Omega-3s. When it comes to a buzz, it keeps growing louder and louder. And while I’ve observed the buzz between a reduction in skin cancer risk and fish oils for some time now, the studies showing positive benefit have been done in rats, which makes it difficult to apply findings to humans. That is, until now.
Researchers from the University of Manchester in England published a paper in the American Journal of Clinical Nutrition online this past January that explored the first study of omega-3s and skin cancer in humans. And while the study is small, it’s a first step towards what could possibly be very good news for many .
For context, UV radiation (UVR) causes the majority of non-melanoma skin cancers and the incidence of these cancers continues to rise in particular, among white and lighter skinned individuals. Researchers believe that sunlight suppresses the ability of cells and the immune system to fight off skin cancer and infection, therefore allowing them to proliferate and cause cancer. This is one reason that people with diseases that suppress the immune system are more prone to developing cancer. However, there is some evidence that diets that are rich in omega-3 fatty acids are associated with reduced risk of skin cancer, perhaps as a result of how they benefit immunity.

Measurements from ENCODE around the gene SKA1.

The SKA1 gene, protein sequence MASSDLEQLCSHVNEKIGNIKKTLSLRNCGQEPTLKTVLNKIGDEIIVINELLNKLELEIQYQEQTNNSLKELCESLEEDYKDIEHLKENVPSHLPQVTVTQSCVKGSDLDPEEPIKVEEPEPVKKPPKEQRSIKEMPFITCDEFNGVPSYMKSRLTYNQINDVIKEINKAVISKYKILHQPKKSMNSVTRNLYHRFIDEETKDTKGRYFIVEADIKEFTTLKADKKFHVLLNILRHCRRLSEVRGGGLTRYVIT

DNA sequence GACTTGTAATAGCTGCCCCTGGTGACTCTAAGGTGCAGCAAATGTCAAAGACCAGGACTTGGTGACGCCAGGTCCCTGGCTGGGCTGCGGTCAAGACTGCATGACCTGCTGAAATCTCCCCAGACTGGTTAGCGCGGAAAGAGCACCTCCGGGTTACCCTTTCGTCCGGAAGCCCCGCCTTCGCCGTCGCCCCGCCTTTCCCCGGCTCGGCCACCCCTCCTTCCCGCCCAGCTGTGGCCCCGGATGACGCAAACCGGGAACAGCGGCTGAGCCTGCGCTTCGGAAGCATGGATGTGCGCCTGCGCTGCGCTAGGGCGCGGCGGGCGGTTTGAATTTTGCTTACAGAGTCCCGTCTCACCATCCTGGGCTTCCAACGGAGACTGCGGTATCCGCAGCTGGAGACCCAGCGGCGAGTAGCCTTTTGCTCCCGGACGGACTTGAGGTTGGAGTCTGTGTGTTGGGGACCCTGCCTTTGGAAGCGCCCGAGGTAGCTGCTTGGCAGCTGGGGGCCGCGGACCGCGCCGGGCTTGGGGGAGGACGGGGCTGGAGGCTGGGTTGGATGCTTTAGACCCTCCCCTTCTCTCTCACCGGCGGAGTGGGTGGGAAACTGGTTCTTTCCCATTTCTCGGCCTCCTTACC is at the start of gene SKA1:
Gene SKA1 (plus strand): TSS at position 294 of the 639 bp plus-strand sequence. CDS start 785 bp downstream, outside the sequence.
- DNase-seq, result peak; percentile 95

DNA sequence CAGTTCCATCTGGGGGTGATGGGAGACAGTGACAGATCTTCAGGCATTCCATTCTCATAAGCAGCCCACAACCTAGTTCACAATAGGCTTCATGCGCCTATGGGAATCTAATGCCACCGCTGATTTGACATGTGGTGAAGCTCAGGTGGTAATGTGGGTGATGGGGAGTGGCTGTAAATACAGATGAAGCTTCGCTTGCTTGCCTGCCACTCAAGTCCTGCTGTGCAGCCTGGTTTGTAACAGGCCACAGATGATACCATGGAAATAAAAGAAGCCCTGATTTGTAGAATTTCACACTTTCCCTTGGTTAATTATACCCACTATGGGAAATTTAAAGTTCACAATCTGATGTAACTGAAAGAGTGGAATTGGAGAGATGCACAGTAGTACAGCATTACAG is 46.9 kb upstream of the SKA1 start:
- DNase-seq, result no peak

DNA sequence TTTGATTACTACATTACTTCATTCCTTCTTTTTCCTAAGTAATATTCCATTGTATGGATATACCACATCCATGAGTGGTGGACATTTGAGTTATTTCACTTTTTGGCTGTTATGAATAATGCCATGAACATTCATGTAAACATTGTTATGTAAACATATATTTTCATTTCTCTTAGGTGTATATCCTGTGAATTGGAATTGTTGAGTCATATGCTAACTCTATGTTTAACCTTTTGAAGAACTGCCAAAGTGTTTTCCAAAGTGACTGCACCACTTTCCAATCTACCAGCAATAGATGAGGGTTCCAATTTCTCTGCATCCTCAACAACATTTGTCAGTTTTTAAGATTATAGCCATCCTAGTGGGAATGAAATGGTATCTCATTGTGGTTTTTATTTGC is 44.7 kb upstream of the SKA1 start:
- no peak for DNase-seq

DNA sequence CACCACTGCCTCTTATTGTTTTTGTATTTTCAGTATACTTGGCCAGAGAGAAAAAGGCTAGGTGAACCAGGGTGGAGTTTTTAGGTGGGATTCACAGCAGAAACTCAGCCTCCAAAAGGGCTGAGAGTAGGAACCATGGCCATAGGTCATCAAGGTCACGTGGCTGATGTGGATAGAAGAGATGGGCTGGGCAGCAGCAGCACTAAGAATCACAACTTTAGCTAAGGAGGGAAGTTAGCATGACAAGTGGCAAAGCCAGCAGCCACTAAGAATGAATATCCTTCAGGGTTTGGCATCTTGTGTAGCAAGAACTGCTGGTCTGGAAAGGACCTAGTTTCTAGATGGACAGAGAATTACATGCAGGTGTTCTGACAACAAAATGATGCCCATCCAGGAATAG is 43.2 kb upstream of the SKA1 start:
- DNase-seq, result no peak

The study included 73 women between the ages of 18 and 60 who sunburned easily with no or very little ability to tan. These volunteers either took 4 g of omega-3s daily (70% EPA, 10% DHA) or a placebo pill for 12 weeks and were exposed daily to 8, 15 or 30 minutes of simulated sunlight (via a special light machine). The results? Among women exposed to sunlight for 8 or 15 minutes a day, taking omega three supplements appeared to shut down immune suppression by as much as 50%. However the greater the sun exposure, the less effect omega-3s had, as the researchers did not observed the same protection among women who had 30 minutes of sun exposure daily .
The researchers say that the findings are important because most people apply sunscreen inadequately and don’t wear it daily. So, boosting daily omega-3 intake may potentially help protect against skin cancer, so long as sun exposure is limited. Still, bear in mind that omega-3s are not replacements for sunscreen; rather, consider them part of your armor against cancer. Meanwhile, we need bigger studies to see if these initial findings can be borne out in larger numbers of people.
Stay tuned. Whatever you do, omega-3s are good for your heart and perhaps, for you skin as well!
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